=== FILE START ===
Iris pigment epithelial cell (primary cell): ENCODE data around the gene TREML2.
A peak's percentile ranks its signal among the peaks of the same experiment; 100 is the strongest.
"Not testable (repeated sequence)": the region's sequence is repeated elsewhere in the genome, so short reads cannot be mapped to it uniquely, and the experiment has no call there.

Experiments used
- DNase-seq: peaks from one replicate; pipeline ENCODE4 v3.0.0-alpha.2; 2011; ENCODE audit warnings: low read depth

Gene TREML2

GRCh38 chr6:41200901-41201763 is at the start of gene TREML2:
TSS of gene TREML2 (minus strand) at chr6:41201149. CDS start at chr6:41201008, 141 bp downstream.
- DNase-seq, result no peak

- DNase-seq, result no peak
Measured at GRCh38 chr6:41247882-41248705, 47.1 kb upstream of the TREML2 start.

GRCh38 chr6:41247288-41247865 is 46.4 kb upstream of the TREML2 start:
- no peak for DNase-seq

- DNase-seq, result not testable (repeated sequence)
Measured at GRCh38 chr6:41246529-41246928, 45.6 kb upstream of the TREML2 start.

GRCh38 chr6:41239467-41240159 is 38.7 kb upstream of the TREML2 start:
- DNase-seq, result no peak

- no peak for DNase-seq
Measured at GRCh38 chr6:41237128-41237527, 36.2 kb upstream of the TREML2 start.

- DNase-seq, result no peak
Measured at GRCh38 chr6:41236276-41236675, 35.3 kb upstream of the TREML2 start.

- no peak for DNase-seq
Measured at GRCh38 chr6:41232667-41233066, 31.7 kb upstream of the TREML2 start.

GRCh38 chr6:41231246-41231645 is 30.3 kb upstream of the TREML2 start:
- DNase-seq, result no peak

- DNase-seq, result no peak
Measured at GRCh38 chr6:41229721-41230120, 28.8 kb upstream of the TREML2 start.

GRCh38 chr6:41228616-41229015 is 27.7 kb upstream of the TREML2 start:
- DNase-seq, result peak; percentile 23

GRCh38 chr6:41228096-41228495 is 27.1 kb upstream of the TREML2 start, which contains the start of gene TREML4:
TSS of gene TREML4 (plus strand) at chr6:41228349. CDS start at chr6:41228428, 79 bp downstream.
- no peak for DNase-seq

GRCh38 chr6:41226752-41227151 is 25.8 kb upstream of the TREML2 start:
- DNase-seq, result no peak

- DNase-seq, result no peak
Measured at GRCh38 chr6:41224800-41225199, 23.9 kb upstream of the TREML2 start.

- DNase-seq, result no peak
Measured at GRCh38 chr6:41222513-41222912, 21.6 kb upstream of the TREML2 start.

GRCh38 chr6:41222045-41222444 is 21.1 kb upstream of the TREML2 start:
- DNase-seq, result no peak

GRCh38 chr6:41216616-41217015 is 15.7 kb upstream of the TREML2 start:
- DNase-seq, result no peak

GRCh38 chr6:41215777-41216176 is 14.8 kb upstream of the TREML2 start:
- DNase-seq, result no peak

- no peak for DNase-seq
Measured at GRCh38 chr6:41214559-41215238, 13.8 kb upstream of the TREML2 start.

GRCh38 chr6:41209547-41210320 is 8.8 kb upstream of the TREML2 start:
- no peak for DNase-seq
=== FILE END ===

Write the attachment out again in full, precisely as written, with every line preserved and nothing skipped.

Iris pigment epithelial cell (primary cell): ENCODE data around the gene TREML2.
A peak's percentile ranks its signal among the peaks of the same experiment; 100 is the strongest.
"Not testable (repeated sequence)": the region's sequence is repeated elsewhere in the genome, so short reads cannot be mapped to it uniquely, and the experiment has no call there.

Experiments used
- DNase-seq: peaks from one replicate; pipeline ENCODE4 v3.0.0-alpha.2; 2011; ENCODE audit warnings: low read depth

Gene TREML2

GRCh38 chr6:41200901-41201763 is at the start of gene TREML2:
TSS of gene TREML2 (minus strand) at chr6:41201149. CDS start at chr6:41201008, 141 bp downstream.
- DNase-seq, result no peak

- DNase-seq, result no peak
Measured at GRCh38 chr6:41247882-41248705, 47.1 kb upstream of the TREML2 start.

GRCh38 chr6:41247288-41247865 is 46.4 kb upstream of the TREML2 start:
- no peak for DNase-seq

- DNase-seq, result not testable (repeated sequence)
Measured at GRCh38 chr6:41246529-41246928, 45.6 kb upstream of the TREML2 start.

GRCh38 chr6:41239467-41240159 is 38.7 kb upstream of the TREML2 start:
- DNase-seq, result no peak

- no peak for DNase-seq
Measured at GRCh38 chr6:41237128-41237527, 36.2 kb upstream of the TREML2 start.

- DNase-seq, result no peak
Measured at GRCh38 chr6:41236276-41236675, 35.3 kb upstream of the TREML2 start.

- no peak for DNase-seq
Measured at GRCh38 chr6:41232667-41233066, 31.7 kb upstream of the TREML2 start.

GRCh38 chr6:41231246-41231645 is 30.3 kb upstream of the TREML2 start:
- DNase-seq, result no peak

- DNase-seq, result no peak
Measured at GRCh38 chr6:41229721-41230120, 28.8 kb upstream of the TREML2 start.

GRCh38 chr6:41228616-41229015 is 27.7 kb upstream of the TREML2 start:
- DNase-seq, result peak; percentile 23

GRCh38 chr6:41228096-41228495 is 27.1 kb upstream of the TREML2 start, which contains the start of gene TREML4:
TSS of gene TREML4 (plus strand) at chr6:41228349. CDS start at chr6:41228428, 79 bp downstream.
- no peak for DNase-seq

GRCh38 chr6:41226752-41227151 is 25.8 kb upstream of the TREML2 start:
- DNase-seq, result no peak

- DNase-seq, result no peak
Measured at GRCh38 chr6:41224800-41225199, 23.9 kb upstream of the TREML2 start.

- DNase-seq, result no peak
Measured at GRCh38 chr6:41222513-41222912, 21.6 kb upstream of the TREML2 start.

GRCh38 chr6:41222045-41222444 is 21.1 kb upstream of the TREML2 start:
- DNase-seq, result no peak

GRCh38 chr6:41216616-41217015 is 15.7 kb upstream of the TREML2 start:
- DNase-seq, result no peak

GRCh38 chr6:41215777-41216176 is 14.8 kb upstream of the TREML2 start:
- DNase-seq, result no peak

- no peak for DNase-seq
Measured at GRCh38 chr6:41214559-41215238, 13.8 kb upstream of the TREML2 start.

GRCh38 chr6:41209547-41210320 is 8.8 kb upstream of the TREML2 start:
- no peak for DNase-seq